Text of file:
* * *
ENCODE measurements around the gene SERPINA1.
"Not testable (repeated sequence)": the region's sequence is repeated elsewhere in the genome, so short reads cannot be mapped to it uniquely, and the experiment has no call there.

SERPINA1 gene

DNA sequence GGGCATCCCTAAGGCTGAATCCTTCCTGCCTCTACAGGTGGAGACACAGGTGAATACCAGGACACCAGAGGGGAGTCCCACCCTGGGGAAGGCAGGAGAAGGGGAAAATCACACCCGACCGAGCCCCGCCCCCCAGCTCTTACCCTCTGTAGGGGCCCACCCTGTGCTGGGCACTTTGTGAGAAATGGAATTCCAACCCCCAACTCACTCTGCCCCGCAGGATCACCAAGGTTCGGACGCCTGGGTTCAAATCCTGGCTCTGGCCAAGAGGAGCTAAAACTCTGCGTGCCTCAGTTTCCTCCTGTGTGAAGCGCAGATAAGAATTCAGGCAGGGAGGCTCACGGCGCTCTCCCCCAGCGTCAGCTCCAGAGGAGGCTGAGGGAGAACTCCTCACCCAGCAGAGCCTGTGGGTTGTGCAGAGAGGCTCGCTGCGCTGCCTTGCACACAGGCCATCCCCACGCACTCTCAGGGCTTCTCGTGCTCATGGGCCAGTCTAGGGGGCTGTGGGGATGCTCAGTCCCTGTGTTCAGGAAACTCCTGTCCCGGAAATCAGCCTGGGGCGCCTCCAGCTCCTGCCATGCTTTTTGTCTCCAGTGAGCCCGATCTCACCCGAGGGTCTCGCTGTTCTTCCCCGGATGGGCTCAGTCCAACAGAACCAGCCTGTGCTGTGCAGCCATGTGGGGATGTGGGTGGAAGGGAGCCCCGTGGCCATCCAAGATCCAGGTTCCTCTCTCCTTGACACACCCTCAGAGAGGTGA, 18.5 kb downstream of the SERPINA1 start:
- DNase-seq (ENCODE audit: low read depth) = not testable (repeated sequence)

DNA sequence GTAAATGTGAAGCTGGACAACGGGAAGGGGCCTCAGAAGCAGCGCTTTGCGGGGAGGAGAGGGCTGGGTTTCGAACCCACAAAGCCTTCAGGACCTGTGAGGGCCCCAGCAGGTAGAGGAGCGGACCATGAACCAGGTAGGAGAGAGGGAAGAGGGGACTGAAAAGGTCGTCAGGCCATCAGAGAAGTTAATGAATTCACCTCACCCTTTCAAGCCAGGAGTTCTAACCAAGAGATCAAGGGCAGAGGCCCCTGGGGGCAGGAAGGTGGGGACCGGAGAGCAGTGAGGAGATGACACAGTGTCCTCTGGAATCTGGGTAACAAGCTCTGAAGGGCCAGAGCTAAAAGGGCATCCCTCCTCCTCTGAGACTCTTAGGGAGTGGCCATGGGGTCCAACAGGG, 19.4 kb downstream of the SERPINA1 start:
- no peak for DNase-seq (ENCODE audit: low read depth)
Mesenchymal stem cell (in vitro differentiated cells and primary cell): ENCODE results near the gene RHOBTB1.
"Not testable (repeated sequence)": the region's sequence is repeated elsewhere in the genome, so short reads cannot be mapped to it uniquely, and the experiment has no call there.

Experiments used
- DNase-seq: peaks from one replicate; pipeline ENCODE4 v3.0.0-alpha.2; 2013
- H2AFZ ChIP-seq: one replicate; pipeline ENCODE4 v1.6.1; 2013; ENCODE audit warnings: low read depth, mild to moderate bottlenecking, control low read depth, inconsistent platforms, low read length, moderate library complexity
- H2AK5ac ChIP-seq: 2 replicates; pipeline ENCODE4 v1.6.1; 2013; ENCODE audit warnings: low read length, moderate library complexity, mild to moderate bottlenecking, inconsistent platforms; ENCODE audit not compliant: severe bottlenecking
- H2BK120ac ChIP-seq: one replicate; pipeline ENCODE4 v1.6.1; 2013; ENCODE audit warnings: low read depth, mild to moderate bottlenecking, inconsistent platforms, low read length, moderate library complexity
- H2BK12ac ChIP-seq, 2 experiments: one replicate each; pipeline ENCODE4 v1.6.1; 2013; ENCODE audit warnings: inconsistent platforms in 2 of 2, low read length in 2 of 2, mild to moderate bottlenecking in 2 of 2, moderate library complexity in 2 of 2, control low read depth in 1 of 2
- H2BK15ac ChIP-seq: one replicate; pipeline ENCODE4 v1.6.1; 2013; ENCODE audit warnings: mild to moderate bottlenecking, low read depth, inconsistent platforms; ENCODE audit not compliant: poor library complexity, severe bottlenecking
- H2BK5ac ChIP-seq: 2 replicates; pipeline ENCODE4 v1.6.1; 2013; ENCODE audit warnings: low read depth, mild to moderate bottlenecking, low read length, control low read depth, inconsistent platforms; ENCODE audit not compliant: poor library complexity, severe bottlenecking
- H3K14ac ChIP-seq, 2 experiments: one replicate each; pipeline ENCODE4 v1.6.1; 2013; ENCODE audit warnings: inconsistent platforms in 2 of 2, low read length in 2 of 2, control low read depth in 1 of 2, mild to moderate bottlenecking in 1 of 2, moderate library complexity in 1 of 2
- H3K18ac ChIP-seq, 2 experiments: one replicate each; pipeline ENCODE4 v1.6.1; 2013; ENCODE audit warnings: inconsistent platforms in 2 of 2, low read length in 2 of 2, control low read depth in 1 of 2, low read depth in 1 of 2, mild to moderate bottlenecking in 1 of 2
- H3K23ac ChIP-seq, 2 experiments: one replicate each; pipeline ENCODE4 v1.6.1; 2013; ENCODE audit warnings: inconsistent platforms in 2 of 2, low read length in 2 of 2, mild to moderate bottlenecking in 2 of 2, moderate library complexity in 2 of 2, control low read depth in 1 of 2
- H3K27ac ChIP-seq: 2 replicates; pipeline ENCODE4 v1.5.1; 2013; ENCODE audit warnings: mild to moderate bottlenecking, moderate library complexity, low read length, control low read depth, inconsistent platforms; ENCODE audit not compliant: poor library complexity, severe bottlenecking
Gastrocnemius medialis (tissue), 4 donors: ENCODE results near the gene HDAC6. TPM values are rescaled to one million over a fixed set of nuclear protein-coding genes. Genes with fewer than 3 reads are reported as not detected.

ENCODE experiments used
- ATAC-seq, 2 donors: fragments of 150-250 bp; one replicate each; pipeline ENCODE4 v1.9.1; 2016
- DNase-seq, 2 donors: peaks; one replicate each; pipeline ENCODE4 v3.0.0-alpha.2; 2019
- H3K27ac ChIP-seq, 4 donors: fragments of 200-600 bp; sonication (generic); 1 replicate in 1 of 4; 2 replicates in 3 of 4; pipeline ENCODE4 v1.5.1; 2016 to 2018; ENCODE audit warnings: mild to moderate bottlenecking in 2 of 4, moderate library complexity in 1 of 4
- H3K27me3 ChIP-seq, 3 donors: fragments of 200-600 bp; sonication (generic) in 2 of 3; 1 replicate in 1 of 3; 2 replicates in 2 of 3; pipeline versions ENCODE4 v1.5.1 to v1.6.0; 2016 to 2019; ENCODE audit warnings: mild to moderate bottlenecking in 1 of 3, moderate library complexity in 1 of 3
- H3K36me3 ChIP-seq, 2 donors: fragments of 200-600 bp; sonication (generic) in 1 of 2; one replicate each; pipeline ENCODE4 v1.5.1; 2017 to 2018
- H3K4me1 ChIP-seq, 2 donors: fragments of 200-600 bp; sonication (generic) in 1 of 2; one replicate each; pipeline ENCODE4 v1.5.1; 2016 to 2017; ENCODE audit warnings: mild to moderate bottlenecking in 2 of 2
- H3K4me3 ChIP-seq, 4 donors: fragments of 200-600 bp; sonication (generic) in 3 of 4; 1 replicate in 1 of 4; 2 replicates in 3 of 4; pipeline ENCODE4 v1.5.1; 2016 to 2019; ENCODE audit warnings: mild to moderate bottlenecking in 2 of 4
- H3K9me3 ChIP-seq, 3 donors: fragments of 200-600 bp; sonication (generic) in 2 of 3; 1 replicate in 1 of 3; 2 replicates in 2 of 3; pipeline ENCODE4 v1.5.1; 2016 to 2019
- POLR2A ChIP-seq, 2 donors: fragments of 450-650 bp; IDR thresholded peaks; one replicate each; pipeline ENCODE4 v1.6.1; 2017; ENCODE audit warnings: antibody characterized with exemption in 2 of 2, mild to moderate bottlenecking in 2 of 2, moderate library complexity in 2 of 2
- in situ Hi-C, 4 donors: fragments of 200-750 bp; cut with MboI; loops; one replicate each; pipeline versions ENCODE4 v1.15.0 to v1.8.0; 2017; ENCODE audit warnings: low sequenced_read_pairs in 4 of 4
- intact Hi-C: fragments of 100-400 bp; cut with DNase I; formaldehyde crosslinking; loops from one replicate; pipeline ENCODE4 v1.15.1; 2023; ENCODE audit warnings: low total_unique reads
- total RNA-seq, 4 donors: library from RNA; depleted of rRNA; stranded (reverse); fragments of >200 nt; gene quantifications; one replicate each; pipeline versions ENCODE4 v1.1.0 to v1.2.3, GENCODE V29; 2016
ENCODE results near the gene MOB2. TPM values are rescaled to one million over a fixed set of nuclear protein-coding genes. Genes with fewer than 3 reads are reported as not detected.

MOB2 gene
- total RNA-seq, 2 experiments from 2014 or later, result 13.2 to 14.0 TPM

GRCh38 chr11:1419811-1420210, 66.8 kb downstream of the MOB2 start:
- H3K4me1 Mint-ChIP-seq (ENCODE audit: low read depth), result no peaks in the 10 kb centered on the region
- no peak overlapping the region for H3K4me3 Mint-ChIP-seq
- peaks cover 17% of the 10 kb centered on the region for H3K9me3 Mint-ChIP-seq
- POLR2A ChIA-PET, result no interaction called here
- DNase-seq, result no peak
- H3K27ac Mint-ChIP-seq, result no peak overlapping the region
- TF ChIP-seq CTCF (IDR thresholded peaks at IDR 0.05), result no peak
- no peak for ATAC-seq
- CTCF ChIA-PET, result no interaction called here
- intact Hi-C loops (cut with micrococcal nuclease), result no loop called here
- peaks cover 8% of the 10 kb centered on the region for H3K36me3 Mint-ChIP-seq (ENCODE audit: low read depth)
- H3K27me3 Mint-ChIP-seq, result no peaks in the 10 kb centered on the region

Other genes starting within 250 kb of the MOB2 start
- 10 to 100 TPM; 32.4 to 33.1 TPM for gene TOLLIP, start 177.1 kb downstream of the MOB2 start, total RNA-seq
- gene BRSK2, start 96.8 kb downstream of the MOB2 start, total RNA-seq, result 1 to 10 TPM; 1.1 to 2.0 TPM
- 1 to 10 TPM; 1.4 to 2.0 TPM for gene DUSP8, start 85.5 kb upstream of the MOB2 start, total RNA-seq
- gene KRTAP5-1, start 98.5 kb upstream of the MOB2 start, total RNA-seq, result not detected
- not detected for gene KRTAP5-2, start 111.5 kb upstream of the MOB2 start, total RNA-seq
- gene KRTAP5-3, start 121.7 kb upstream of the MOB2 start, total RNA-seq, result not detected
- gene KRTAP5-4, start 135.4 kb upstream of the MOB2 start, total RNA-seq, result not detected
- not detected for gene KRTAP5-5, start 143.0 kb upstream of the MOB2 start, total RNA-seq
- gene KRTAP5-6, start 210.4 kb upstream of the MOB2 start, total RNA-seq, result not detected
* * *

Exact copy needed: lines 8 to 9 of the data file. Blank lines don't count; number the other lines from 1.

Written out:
Mesenchymal stem cell (in vitro differentiated cells and primary cell): ENCODE results near the gene RHOBTB1.
"Not testable (repeated sequence)": the region's sequence is repeated elsewhere in the genome, so short reads cannot be mapped to it uniquely, and the experiment has no call there.